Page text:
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Re: [videoblogging] Re: eBook-esque with Video

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  • Ron Watson
    Nice, Tom! Looks promising... Peace Ron Watson Pawsitive Vybe 11659 Berrigan Ave Cedar Springs, MI 49319 http://pawsitivevybe.com Personal Contact:
    Message 1 of 13 , Dec 11, 2010
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      Nice, Tom!
      Looks promising...
      Peace
      Ron Watson

      Pawsitive Vybe
      11659 Berrigan Ave
      Cedar Springs, MI 49319
      http://pawsitivevybe.com

      Personal Contact:
      616.443.3984
      k9disc@...

      On the Web:
      Pawsitive Vybe
      PVybe Blog
      Art of K9Disc
      K9Athlete.com
      Seminars




      On Dec 11, 2010, at 3:21 AM, tom_a_sparks wrote:

      > --- In videoblogging@yahoogroups.com, Ron Watson <k9disc@...> wrote:
      > >
      > > Hey all!
      > > Just wondering if any of you folks have any suggestions for delivering a 25,000 word 35-40 video (3-10 minutes each) instructional project.
      > >
      > > Our Disc Dog Foundation Distance Learning Class is doing quite well and I'd like to offer the content as a training package for offline viewing.
      > >
      > > The video and text work in concert to deliver lessons in six different categories. The text supplements the video instruction and the videos supplement the text.
      > >
      > > Any thoughts would be appreciated.
      > >
      > > Peace,
      > > Ron Watson
      > >
      > I would use MenuBox (http://www.menubox.com/), all you need is a HTML website, you can use flowplayer for the videos
      >
      > tom
      >
      >



      [Non-text portions of this message have been removed]
    • RatbagMedia
      Given that it is a learning exercise I reckon freeze frame may be much more useful attribute than a lot of moving pictures. So I d suggest powerpoint such
      Message 2 of 13 , Dec 11, 2010
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        Given that it is a learning exercise I reckon 'freeze frame' may be much more useful attribute than a lot of moving pictures. So I'd suggest powerpoint such as through sites like SLIDESHARE
        http://www.slideshare.net/

        I've used that a lot for sharing learning material as it also offers download as well as online viewing.And the notes are in sync with the images and are printable as an attachment.. You can also add voice over if you want as part of the package.

        And of course you can embed video inside the presentation so that it becomes part of a multi media show.

        For sequence learning maybe video isn't the best option. I always fid that with video you don't always have a 'save' option as a later reference to a particular point whereas with a presentation -- esp if it was in pdf format --you always have a print option.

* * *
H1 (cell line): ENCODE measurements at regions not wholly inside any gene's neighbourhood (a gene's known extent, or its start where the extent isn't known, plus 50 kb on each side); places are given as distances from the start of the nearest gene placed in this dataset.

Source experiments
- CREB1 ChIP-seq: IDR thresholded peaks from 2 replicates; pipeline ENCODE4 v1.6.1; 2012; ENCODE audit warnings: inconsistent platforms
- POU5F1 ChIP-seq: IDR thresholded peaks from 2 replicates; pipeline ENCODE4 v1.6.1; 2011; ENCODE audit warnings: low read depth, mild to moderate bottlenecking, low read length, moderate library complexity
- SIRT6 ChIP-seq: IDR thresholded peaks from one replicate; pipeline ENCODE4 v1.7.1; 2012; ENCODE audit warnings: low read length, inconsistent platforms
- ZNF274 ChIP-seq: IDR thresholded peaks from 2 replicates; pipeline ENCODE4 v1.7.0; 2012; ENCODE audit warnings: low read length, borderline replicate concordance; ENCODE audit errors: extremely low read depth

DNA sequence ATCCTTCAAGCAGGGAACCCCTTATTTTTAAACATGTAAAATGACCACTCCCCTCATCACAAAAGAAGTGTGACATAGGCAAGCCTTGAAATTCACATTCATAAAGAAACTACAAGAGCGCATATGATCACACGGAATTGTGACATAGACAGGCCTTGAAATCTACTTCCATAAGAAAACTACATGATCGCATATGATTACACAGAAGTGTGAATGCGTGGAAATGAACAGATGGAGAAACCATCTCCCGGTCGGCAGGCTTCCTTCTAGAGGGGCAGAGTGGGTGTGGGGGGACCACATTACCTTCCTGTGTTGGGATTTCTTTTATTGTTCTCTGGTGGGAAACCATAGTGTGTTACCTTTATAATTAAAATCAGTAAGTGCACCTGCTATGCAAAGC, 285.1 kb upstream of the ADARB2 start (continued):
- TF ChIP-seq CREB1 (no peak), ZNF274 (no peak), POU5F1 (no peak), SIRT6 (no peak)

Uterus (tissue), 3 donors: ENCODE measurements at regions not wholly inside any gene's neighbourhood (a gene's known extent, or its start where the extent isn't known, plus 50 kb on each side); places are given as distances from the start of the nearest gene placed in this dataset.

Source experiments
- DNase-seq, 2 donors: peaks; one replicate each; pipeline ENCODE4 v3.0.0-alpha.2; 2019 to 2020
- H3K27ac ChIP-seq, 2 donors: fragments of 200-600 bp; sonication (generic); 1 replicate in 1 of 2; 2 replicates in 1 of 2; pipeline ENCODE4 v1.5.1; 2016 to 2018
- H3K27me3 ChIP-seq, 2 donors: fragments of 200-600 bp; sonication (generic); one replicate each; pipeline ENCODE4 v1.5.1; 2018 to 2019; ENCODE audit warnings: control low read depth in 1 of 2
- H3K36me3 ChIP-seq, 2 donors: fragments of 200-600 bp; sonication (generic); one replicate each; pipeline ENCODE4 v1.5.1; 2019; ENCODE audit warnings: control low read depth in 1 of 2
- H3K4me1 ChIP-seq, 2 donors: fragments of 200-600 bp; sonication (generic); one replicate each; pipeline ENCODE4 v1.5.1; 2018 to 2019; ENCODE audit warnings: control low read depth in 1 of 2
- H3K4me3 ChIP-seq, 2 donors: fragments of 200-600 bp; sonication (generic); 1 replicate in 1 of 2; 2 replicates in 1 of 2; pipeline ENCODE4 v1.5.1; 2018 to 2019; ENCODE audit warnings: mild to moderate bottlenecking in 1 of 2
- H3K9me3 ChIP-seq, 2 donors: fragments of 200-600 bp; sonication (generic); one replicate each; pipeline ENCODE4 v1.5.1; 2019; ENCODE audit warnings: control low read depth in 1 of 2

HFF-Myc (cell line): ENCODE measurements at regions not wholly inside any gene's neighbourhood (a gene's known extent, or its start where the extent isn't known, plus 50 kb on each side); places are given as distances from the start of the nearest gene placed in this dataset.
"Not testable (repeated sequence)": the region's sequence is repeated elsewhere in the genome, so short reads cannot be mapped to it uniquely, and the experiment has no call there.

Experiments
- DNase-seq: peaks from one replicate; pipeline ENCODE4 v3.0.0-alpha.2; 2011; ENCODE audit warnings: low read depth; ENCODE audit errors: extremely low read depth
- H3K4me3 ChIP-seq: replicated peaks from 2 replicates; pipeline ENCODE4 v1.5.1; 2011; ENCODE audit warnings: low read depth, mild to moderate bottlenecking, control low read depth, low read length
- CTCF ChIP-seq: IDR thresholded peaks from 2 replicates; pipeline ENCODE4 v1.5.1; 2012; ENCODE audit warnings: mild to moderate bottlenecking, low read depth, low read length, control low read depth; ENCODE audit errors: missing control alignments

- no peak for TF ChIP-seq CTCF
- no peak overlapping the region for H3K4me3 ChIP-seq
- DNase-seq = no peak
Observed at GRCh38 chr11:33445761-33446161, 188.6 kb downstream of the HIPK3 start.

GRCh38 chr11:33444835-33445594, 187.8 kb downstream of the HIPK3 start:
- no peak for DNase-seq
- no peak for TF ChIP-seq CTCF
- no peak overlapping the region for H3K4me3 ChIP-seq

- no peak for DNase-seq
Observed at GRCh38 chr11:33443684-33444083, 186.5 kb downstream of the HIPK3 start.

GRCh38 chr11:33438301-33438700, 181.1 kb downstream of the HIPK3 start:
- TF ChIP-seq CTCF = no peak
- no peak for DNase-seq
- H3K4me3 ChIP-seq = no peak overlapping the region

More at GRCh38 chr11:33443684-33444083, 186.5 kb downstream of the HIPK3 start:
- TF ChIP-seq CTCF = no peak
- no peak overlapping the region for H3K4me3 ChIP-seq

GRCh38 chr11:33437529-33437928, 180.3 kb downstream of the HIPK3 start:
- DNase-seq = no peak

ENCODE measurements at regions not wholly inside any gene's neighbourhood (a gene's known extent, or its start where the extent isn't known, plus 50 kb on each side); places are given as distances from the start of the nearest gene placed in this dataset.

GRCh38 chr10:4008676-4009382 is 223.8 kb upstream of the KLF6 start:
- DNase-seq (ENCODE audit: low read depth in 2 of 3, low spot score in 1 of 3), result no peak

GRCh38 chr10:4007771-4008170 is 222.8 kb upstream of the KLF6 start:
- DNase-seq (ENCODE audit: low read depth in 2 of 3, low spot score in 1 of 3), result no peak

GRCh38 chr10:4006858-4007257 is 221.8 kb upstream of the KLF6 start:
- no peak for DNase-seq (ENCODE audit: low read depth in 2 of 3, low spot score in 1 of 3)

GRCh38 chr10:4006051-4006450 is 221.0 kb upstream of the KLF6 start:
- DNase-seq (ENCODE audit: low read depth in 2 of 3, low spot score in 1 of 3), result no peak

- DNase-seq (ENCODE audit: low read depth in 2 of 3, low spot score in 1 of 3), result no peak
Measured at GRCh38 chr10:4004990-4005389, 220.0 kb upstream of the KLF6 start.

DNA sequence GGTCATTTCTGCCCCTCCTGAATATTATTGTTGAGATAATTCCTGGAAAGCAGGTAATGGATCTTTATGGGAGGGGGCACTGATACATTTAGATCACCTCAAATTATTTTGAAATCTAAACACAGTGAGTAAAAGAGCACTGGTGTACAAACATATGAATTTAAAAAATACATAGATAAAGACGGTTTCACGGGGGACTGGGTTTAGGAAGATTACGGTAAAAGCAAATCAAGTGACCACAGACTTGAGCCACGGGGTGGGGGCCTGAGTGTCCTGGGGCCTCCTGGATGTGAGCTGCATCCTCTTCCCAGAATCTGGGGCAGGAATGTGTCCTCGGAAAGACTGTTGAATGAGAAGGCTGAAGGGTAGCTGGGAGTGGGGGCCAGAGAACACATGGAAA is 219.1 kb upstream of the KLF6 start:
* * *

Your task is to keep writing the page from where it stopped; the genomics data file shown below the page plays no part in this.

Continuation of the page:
Another resource to consider is Scribd
        http://www.scribd.com/
        which is a much better as an pdf presentation package.You also have the option to charge for the download as part of the platform if that was an issue. (this si a new faeture on Scribd).

        Similarly it is also very easy to convert a presentation to video format -- but not so much feasible the other way around.

        I also like presentations because you have many more layout options in way of text and such. It si much easier to build up your delivery wheraes as video editing is much more restrictive as it relies so much on how good the original 'shoot' was.

        Just consider the media mix in Al Gore's An Inconvenient Truth

        dave riley
      • Ron Watson
        Thanks Dave, Static images are not an option for this project. I have thought of a powerpoint presentation, but it s not a good fit for large amounts of text
        Message 3 of 13 , Dec 12, 2010
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          Thanks Dave,
          Static images are not an option for this project. I have thought of a powerpoint presentation, but it's not a good fit for large amounts of text and video...

          I'm kind of leaning towards an Adobe Flex/Air application after some research last night. Not sure if it's a good idea or not...

          I appreciate the help, guys. Any more suggestions or information would be appreciated.

          Peace,
          Ron Watson

          On the Web:
          Pawsitive Vybe
          PVybe Blog
          Art of K9Disc
          K9Athlete.com
          Seminars




          On Dec 11, 2010, at 7:46 PM, RatbagMedia wrote:

          > Given that it is a learning exercise I reckon 'freeze frame' may be much more useful attribute than a lot of moving pictures. So I'd suggest powerpoint such as through sites like SLIDESHARE
          > http://www.slideshare.net/
          >
          > I've used that a lot for sharing learning material as it also offers download as well as online viewing.And the notes are in sync with the images and are printable as an attachment.. You can also add voice over if you want as part of the package.
          >
          > And of course you can embed video inside the presentation so that it becomes part of a multi media show.
          >
          > For sequence learning maybe video isn't the best option. I always fid that with video you don't always have a 'save' option as a later reference to a particular point whereas with a presentation -- esp if it was in pdf format --you always have a print option.